Shelf Awareness Starred Review: "Pina sparkles with enchantment from beginning to end."
This story of Pina’s fear to venture out of his door into the wide world will resonate with timid, imaginative kids.
About the Author & Illustrator
Pina explores the haunted country of the imagination where children struggle to place themselves in the big scary world. Pina’s fear to venture out of his little house into the wide world will resonate with timid kids.The techniques he uses to overcome his fear―mindful breathing,thinking of his favorite things, carrying a familiar, comforting object with him when he leaves the house―will prove useful to many children. It took the author two years to sculpt little Pina (named after the author’s cat, which she named after German-born choreographer Pina Bausch), build his shadow-box home, photograph the book’s scenes,and add Photoshop layers to create the book’s arresting illustrations. Pina offers safe access for young readers to the scary territory explored by Coraline, The Night Gardener, and other stories for older kids.
Turkish children's book writer and artist Elif Yemenici explores the challenge of confronting fears through a mesmerizing excursion with her distinctive title character, Pina. Yemenici evokes a gothic, even mystical atmosphere with her extraordinary illustrations, which in turn \meld beautifully with the tone of the tale. Pina is a true adventure in plot and art--every page turn brings another exciting discovery to treasure.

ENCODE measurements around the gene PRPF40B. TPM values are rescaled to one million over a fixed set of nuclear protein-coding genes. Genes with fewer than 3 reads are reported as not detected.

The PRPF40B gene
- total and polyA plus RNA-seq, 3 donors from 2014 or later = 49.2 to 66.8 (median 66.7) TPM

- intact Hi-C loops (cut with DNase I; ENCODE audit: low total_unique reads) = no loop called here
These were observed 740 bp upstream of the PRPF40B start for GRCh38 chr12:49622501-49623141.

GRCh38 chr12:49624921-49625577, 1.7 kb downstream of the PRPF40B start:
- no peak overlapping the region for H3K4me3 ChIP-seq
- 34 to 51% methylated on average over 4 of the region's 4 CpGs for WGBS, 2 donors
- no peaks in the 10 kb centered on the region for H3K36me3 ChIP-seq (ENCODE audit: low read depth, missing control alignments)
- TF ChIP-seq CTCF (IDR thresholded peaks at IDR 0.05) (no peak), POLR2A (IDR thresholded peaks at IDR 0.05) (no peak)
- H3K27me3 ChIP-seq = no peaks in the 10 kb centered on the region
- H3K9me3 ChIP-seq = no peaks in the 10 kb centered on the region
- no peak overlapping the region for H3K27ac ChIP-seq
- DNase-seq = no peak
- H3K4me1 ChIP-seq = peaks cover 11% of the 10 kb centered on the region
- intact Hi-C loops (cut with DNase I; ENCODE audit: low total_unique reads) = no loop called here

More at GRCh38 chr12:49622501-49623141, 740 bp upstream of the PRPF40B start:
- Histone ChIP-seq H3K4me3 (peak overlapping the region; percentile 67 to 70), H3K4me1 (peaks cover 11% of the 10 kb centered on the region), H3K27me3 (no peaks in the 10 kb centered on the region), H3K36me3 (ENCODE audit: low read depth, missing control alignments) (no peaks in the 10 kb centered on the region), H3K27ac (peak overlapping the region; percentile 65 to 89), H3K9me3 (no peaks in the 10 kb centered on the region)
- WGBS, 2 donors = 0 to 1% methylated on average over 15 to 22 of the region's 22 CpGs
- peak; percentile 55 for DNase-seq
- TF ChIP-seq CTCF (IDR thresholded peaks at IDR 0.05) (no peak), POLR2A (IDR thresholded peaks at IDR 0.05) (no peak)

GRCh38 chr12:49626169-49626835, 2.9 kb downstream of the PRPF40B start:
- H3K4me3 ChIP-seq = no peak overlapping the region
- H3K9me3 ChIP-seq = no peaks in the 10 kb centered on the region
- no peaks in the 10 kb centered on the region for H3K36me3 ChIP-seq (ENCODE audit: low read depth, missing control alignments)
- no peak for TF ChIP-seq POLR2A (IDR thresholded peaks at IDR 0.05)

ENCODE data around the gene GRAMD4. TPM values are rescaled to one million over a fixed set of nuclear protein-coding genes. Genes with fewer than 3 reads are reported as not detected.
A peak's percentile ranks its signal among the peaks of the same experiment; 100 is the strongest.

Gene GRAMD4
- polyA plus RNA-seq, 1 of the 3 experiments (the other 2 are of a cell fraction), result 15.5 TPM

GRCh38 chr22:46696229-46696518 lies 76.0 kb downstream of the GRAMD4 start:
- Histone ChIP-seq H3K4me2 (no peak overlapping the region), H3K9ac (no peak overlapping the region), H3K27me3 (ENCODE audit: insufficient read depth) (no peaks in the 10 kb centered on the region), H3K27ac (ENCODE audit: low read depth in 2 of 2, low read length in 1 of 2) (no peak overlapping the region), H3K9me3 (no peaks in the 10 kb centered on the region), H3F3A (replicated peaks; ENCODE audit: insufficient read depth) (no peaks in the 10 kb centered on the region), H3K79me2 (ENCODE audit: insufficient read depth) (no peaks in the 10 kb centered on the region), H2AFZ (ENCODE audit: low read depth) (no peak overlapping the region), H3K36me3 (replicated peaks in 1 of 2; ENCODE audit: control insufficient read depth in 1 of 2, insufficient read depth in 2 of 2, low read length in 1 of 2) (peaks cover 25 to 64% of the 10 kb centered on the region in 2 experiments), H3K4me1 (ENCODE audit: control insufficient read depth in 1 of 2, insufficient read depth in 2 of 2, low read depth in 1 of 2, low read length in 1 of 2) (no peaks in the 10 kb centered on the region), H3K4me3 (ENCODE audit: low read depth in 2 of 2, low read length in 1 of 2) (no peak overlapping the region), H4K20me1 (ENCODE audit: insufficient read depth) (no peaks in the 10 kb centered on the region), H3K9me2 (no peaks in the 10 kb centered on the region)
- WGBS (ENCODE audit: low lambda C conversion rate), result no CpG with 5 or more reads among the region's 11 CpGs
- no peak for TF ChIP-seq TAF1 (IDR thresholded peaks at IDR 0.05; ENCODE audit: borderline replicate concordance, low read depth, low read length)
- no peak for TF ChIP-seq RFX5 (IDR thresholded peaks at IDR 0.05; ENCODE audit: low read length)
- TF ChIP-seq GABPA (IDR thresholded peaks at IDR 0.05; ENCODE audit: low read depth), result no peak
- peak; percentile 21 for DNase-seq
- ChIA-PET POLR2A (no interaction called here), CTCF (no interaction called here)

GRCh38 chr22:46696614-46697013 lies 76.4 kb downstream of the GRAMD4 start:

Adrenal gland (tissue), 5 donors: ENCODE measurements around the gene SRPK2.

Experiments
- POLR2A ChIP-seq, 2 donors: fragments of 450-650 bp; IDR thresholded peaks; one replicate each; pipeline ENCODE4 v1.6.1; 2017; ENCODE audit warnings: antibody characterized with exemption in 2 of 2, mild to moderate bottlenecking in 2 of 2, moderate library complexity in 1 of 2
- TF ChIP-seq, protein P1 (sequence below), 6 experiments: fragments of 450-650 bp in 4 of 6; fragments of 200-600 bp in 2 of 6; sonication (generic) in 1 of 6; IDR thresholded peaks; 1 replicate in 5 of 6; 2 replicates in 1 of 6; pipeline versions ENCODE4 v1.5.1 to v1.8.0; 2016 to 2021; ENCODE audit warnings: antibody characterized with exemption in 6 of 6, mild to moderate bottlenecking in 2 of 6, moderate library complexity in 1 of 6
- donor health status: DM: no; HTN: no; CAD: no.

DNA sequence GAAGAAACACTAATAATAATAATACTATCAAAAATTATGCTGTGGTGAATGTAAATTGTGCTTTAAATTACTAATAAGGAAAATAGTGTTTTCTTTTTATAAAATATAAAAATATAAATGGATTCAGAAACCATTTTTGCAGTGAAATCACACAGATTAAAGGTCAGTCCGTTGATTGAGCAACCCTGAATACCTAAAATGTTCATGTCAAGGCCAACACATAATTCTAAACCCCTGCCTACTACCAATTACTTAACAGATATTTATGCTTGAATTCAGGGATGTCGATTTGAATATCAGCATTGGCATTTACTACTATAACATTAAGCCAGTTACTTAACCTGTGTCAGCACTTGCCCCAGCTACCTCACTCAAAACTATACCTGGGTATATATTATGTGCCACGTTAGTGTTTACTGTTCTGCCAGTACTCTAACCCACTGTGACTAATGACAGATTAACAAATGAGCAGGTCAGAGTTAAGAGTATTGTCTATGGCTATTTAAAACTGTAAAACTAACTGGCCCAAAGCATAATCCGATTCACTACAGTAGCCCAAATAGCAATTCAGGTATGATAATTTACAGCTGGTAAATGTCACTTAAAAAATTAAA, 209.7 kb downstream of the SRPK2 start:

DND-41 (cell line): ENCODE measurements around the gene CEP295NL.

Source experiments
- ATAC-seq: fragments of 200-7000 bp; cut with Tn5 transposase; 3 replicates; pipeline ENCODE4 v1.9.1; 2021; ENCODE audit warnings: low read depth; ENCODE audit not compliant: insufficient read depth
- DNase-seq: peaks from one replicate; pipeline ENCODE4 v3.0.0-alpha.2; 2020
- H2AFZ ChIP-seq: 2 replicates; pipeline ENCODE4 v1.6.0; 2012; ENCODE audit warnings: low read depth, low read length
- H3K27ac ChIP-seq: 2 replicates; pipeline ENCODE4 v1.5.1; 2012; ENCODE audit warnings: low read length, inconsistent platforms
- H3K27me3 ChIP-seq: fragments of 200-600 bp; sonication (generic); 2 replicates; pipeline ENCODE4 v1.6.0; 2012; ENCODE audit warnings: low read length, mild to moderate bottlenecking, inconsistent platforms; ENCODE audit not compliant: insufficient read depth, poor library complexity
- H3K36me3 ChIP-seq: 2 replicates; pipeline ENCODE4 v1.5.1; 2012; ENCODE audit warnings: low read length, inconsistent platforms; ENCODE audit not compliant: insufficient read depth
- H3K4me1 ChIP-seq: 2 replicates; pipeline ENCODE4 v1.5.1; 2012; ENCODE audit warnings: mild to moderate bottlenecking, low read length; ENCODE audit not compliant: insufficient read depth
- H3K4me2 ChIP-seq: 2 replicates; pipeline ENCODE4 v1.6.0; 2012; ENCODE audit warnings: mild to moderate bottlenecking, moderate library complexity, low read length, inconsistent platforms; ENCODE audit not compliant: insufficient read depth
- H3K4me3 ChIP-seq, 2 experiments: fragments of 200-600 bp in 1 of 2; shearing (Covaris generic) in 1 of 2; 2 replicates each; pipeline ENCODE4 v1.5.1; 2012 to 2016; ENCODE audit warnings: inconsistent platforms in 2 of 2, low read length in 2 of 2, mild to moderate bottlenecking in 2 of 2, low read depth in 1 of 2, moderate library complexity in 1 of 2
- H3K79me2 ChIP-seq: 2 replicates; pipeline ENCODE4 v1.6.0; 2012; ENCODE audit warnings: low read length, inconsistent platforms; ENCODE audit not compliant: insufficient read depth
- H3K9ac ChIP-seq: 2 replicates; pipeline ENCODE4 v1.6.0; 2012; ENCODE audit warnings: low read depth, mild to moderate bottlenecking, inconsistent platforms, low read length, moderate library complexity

Pina is afraid to leave his cozy, safe home. Unfortunately, he's encountered a conundrum: he is out of cheese. Pina's "knees quaked with fear as he timidly opened the door," but he employs coping techniques like deep breathing and positive thinking to ferry himself through the challenge. Yemenici balances the relatability of Pina's fears with the humor of his irrational thoughts, "If he walked too close to buildings, a flowerpot might fall on his head from a window ledge above." This harmony eases the fright factor and should enable young readers to delight in Pina's success.
The true prize in this picture book is Yemenici's incredible art. She sculpted Pina, built a shadowbox home for him and photographed all the scenes of the story over the course of two years, brilliantly harnessing perspective, focus and lighting to enhance emotion. The detail is exceptionally lifelike, grabbing the audience's attention with each new page. The absence of color for scenes outside Pina's house adds to the forbidding atmosphere and enhances the suspense. Pina sparkles with enchantment from beginning to end.
― Jen Forbus, Shelf Awareness